In May, Randy Painter and his nine siblings were taken aback to learn their 65-year-old family business -- two Chrysler Group dealerships in Nephi and St. George, Utah -- would be terminated as part of the automaker's restructuring.
The dealerships, opened by their grandfather and father, respectively, were historically profitable and had long been an integral part of their small communities.
Since June, they have struggled to convert their stores into used-car dealerships -- and, like many rejected dealers, they still question the logic behind Chrysler's decision.
"This doesn't happen in the U.S.," said Painter. "It has been a devastating, horrible mistake."
For months, many of the 789 dealers terminated during Chrysler's bankruptcy restructuring have cried foul, saying they were entitled to stay in business despite the automaker's problems.
As Chrysler continues to report dismal sales, industry experts and even a former executive question whether the company blundered by dropping so many dealers and giving them just over three weeks to wind down operations.
Jim Press, who served as Chrysler's president and vice chairman until last month, said in an interview that he personally fought the dealership closings.
"I saw it fraught with terrible issues and short-term sales cost as well as dislocation of customers," Press said. "Dealers are (Chrysler's) only customers, the reason we are in business. How do you eliminate your customer?"Chrysler had been trying to consolidate its dealerships for years by encouraging mergers and acquisitions of neighboring franchises. But "instead of letting natural order take its course, they tried to get it through in 30 days," Press said.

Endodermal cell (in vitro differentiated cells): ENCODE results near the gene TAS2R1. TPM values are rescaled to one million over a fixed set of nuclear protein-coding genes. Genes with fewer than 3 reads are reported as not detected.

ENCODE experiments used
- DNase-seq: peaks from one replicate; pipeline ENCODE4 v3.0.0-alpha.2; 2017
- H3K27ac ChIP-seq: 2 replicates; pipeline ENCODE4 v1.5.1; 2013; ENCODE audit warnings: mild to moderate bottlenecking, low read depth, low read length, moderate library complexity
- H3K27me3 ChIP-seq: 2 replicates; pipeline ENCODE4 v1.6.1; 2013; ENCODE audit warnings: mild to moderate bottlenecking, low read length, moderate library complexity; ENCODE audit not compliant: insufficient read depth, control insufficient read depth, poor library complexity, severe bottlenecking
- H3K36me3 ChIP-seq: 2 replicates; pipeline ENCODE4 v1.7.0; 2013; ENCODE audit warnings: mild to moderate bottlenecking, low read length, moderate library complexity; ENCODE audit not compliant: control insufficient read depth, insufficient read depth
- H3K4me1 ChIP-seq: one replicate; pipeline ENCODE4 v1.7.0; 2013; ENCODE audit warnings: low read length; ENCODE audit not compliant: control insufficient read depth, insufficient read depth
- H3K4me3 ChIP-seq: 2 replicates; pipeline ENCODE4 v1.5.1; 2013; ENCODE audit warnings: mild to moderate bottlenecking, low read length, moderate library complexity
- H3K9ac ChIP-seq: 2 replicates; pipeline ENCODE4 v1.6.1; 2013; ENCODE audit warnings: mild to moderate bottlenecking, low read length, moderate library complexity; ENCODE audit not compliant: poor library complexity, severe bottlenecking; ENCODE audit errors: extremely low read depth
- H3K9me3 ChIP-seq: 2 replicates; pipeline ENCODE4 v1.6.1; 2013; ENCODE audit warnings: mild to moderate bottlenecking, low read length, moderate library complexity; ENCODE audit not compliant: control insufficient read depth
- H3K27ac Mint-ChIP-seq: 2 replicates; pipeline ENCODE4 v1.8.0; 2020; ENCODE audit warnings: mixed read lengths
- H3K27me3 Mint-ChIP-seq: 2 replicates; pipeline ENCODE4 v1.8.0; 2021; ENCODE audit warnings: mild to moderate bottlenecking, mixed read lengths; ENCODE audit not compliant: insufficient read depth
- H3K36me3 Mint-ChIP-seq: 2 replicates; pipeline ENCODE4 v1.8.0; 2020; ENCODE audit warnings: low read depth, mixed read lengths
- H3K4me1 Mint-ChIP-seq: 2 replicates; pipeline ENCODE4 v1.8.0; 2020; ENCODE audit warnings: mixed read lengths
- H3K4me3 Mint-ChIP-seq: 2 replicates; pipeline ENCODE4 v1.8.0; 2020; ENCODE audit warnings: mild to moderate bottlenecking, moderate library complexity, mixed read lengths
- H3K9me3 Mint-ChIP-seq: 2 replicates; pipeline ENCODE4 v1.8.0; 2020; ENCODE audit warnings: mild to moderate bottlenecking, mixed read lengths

By terminating dealerships, Chrysler could expedite the consolidation of all three of its brands at the remaining stores. Chrysler then could phase out similar vehicles such as the Chrysler Town and Country and Dodge Grand Caravan, which the company said could save it $1.4 billion over four years.
Chrysler has stood by its reduction plan even in light of recent federal legislation that allows rejected dealers to pursue third-party arbitration, with the possibility of being reinstated. Days before Christmas, Chrysler Chief Executive Sergio Marchionne said that reinstating dealerships could "cause havoc within Chrysler," adding that the company may challenge Congress's decision in court.
Bankruptcy filing trumps state lawsFormer Chrysler dealers view the legislation as a milestone in their struggle to get back what they say is rightfully theirs.
Until now, the dealers have had scant opportunity for recourse. Because Chrysler had federal bankruptcy protection, they were unable to exercise their state franchise rights, which would have allowed them to contest Chrysler's decision.
Many have already closed, unlike counterparts at General Motors, which were given longer wind-down periods during that automaker's restructuring and in many cases have continued to sell new cars.
Meanwhile, Annette DiLorenzo Thayer, owner of Quality Jeep Chrysler of Albuquerque, N.M., faces another problem. Although she has remained well-capitalized selling used cars and owns the dealership's property, Chrysler already awarded her Chrysler and Jeep brands to a new dealership across the street that now carries all three nameplates.
Though that dealership has been open only a few months, reversing the transfer may not be permitted under state franchise laws, which once again are applicable since Chrysler exited bankruptcy.
Still, she said, "We are ecstatic to move forward with the arbitration. After months of betrayal, we finally can find out why they did this to us -- why they took our store and gave it to someone else for free."
This article was reported by Emily Maltby for The Wall Street Journal.